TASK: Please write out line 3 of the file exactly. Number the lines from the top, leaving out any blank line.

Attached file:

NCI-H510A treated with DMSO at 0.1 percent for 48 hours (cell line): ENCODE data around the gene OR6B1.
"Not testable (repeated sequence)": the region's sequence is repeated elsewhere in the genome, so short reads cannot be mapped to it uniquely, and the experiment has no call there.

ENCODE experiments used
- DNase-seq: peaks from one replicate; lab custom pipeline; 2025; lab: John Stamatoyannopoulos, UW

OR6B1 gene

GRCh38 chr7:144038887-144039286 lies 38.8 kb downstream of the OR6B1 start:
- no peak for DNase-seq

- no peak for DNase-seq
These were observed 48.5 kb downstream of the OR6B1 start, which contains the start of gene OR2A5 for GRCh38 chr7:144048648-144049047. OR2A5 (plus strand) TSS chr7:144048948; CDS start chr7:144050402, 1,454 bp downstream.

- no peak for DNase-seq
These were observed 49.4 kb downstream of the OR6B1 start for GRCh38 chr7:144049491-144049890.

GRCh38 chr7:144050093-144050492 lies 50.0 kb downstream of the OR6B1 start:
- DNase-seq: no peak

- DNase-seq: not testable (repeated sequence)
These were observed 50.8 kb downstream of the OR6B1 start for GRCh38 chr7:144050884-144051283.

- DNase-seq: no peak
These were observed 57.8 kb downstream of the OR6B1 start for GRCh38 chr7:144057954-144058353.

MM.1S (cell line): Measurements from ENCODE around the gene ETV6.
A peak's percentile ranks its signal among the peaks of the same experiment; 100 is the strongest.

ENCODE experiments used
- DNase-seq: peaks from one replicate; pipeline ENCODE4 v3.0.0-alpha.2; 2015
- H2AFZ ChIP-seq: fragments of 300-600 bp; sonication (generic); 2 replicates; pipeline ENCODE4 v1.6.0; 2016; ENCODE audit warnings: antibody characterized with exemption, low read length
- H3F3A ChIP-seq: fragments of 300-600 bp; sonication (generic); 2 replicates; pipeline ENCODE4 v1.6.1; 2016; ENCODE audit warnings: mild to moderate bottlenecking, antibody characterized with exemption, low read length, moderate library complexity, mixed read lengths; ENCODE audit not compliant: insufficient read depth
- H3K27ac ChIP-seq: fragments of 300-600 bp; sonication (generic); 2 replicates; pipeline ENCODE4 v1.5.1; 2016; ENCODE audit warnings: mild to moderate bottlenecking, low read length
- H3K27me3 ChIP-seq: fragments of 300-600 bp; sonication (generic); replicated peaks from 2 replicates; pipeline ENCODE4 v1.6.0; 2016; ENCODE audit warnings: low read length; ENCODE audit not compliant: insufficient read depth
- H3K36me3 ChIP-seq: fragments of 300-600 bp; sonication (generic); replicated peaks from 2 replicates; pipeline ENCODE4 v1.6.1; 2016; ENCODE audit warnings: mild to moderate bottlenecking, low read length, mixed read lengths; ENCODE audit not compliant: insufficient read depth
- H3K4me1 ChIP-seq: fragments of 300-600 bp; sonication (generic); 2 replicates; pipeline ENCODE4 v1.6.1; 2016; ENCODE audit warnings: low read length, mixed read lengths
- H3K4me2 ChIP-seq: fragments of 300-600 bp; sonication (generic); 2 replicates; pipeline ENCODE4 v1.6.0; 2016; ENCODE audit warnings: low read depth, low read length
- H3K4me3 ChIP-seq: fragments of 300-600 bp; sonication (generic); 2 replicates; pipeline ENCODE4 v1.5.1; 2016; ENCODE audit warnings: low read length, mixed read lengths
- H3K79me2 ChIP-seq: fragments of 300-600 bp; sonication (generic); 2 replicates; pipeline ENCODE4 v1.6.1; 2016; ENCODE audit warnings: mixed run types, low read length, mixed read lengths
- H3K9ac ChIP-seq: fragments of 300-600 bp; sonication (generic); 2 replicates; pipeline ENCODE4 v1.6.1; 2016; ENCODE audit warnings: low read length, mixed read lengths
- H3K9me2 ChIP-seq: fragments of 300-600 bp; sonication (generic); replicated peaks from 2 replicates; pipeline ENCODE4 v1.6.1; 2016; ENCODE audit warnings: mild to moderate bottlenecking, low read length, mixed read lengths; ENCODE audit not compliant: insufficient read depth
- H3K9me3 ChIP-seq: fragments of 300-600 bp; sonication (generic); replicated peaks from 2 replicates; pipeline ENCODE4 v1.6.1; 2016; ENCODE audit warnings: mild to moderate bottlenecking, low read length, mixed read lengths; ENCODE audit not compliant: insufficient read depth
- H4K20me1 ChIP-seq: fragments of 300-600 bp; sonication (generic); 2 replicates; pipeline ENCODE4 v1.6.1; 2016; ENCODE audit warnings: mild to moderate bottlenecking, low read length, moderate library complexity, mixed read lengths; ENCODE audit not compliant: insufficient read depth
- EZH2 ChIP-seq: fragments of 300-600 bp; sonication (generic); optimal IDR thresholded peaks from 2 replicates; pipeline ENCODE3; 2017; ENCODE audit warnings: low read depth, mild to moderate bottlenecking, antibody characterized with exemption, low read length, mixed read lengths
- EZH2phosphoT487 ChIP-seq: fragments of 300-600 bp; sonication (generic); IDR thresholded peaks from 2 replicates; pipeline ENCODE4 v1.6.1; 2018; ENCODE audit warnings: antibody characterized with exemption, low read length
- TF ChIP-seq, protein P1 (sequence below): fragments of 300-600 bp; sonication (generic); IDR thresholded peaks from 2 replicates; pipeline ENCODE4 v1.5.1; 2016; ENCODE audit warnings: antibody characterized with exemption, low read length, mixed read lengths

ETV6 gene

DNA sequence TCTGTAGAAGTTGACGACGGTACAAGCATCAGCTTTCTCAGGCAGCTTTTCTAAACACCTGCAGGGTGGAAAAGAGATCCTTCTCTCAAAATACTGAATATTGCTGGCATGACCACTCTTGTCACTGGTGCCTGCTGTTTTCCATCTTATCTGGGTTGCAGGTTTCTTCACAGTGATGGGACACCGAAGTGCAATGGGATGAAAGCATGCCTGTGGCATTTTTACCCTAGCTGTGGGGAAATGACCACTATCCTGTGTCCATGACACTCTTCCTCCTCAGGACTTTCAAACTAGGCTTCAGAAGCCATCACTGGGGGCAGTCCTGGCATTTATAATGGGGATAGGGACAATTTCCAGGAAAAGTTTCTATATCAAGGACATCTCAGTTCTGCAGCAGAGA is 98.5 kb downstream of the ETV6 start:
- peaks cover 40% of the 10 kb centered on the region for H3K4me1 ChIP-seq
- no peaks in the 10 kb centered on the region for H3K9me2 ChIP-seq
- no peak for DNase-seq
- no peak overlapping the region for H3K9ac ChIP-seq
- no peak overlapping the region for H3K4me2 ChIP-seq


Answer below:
ENCODE experiments used